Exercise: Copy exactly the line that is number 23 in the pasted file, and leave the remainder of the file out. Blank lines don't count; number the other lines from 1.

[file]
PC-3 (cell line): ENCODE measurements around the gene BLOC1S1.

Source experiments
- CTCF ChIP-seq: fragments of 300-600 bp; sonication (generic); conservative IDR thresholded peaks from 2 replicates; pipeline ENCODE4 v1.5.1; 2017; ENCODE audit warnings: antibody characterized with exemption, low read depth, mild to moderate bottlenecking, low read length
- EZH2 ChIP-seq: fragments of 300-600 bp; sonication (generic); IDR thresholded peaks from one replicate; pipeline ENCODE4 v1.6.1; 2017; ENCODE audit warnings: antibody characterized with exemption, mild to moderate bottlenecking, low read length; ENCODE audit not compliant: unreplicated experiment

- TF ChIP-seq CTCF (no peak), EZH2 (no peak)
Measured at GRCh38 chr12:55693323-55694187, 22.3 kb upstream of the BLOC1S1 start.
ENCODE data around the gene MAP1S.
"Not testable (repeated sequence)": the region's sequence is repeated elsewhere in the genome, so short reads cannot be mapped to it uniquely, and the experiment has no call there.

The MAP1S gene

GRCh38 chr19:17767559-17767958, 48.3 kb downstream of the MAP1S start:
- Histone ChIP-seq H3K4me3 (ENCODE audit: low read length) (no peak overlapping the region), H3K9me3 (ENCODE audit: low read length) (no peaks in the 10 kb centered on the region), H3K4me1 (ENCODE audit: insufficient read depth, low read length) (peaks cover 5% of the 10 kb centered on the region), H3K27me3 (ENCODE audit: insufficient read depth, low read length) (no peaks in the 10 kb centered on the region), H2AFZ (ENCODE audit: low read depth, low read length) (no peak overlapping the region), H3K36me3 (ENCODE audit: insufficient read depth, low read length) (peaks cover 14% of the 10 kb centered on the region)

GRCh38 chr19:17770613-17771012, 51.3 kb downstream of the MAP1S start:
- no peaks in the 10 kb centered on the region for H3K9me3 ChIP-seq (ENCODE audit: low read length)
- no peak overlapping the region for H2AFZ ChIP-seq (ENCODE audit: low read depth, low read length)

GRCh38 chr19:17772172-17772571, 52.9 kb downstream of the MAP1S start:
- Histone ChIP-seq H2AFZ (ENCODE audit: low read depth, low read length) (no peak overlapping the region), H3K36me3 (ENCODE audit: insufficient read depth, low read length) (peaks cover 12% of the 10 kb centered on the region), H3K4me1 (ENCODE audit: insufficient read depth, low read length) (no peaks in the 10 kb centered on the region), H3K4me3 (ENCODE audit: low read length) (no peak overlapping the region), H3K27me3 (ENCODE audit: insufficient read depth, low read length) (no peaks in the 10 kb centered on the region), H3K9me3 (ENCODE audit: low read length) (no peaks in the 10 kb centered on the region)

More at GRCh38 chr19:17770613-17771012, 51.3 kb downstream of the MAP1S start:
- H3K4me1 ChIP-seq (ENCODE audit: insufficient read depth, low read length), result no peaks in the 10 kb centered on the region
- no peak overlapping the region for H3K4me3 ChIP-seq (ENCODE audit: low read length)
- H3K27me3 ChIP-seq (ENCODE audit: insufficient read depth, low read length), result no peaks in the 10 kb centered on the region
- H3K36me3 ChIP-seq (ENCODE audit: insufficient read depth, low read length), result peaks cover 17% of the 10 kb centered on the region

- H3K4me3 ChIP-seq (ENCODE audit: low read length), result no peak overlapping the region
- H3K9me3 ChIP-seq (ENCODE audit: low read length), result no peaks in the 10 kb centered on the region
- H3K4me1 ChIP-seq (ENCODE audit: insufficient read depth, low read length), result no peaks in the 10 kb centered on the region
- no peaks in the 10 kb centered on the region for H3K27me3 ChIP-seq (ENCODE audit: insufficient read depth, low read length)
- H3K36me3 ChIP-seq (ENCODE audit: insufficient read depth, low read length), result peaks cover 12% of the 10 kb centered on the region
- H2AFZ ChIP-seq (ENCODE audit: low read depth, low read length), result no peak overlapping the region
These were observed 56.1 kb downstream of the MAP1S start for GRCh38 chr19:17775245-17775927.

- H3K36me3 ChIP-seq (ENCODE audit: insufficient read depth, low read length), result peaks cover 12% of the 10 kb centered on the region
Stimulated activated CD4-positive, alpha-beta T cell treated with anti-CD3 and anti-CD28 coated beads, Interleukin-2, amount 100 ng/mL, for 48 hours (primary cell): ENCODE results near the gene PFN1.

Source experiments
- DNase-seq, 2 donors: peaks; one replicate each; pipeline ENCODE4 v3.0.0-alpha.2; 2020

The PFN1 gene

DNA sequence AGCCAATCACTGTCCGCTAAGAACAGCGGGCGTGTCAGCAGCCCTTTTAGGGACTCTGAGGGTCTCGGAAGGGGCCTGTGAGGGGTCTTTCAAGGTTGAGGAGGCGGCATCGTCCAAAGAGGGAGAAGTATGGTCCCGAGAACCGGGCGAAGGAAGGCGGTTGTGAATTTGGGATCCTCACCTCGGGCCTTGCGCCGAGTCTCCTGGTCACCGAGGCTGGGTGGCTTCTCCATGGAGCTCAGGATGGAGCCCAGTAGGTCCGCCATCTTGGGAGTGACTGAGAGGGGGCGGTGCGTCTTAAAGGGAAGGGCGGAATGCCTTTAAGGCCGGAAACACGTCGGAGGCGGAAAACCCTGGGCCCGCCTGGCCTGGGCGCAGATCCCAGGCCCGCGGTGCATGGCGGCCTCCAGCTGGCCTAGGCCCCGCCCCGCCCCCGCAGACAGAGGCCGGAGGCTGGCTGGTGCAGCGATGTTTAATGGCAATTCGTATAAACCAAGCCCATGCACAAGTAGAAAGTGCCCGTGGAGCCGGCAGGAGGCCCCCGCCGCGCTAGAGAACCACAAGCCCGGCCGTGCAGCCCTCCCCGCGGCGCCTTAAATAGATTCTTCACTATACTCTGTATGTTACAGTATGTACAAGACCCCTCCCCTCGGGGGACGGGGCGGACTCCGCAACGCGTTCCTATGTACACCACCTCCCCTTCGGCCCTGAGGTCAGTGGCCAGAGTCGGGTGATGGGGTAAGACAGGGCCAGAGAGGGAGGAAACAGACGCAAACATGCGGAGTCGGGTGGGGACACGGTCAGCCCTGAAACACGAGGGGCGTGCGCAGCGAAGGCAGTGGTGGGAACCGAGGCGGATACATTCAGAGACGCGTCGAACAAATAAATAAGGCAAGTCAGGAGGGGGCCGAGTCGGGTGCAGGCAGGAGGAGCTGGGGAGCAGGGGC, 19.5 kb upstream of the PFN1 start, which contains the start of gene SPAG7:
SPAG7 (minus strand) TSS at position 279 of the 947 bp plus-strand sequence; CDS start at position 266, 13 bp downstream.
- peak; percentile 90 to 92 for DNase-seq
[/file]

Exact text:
- H3K9me3 ChIP-seq (ENCODE audit: low read length), result no peaks in the 10 kb centered on the region